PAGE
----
Chemical and Bioprocess Engineering Research Collection

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Now showing 1 - 5 of 107
  • Publication
    Nanoparticle–Biofilm Interactions: The Role of the EPS Matrix
    The negative consequences of biofilms are widely reported. A defining feature of biofilms is the extracellular matrix, a complex mixture of biomacromolecules, termed EPS, which contributes to reduced antimicrobial susceptibility. EPS targeting is a promising, but underexploited, approach to biofilm control allowing disruption of the matrix and thereby increasing the susceptibility to antimicrobials. Nanoparticles (NPs) can play a very important role as ’carriers’ of EPS matrix disruptors, and several approaches have recently been proposed. In this review, we discuss the application of nanoparticles as antibiofilm technologies with a special emphasis on the role of the EPS matrix in the physicochemical regulation of the nanoparticle–biofilm interaction. We highlight the use of nanoparticles as a platform for a new generation of antibiofilm approaches.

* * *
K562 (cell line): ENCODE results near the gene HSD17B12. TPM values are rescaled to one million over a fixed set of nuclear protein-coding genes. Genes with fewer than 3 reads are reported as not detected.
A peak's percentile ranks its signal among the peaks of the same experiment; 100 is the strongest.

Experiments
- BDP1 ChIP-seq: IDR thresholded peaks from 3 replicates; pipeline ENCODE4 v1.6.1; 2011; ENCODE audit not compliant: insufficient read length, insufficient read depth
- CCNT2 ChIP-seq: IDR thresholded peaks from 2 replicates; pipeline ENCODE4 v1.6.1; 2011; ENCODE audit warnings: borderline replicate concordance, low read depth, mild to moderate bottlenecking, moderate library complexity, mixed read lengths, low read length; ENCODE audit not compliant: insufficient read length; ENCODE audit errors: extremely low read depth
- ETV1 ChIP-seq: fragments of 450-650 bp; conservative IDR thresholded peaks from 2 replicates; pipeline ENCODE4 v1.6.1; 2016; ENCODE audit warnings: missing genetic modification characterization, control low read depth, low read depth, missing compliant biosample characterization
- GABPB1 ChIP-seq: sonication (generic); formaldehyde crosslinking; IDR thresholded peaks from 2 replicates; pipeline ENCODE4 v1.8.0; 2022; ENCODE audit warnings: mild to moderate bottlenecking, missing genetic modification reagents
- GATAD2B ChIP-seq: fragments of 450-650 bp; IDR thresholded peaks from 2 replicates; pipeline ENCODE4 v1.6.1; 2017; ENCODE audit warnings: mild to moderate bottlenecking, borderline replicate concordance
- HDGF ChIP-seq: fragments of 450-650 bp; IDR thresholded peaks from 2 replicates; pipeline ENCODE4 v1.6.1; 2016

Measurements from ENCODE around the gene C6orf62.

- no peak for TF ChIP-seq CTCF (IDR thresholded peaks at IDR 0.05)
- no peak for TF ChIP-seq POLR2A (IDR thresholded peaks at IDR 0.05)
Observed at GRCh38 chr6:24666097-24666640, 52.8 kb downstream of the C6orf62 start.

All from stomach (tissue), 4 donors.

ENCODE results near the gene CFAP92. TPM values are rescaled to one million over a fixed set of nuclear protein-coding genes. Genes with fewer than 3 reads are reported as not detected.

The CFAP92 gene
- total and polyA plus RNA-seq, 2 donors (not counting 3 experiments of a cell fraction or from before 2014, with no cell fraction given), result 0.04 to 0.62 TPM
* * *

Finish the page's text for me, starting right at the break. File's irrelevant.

112Scopus© Citations 319
  • Publication
    Interaction between Engineered Pluronic Silica Nanoparticles and Bacterial Biofilms: Elucidating the Role of Nanoparticle Surface Chemistry and EPS Matrix
    Nanoparticles (NPs) are considered a promising tool in the context of biofilm control. Many studies have shown that different types of NPs can interfere with the bacterial metabolism and cellular membranes, thus making them potential antibacterial agents; however, fundamental understanding is still lacking on the exact mechanisms involved in these actions. The development of NP-based approaches for effective biofilm control also requires a thorough understanding of how the chosen nanoparticles will interact with the biofilm itself, and in particular with the biofilm self-produced extracellular polymeric matrix (EPS). This work aims to provide advances in the understanding of the interaction between engineered fluorescent pluronic silica (PluS) nanoparticles and bacterial biofilms, with a main focus on the role of the EPS matrix in the accumulation and diffusion of the particles in the biofilm. It is demonstrated that particle surface chemistry has a key role in the different lateral distribution and specific affinity to the biofilm matrix components. The results presented in this study contribute to our understanding of biofilm-NP interactions and promote the principle of the rational design of smart nanoparticles as an important tool for antibiofilm technology.
      118Scopus© Citations 7
  • Publication
    The Triple Bottom Line for Efficiency: Integrating Systems Within Water and Energy Networks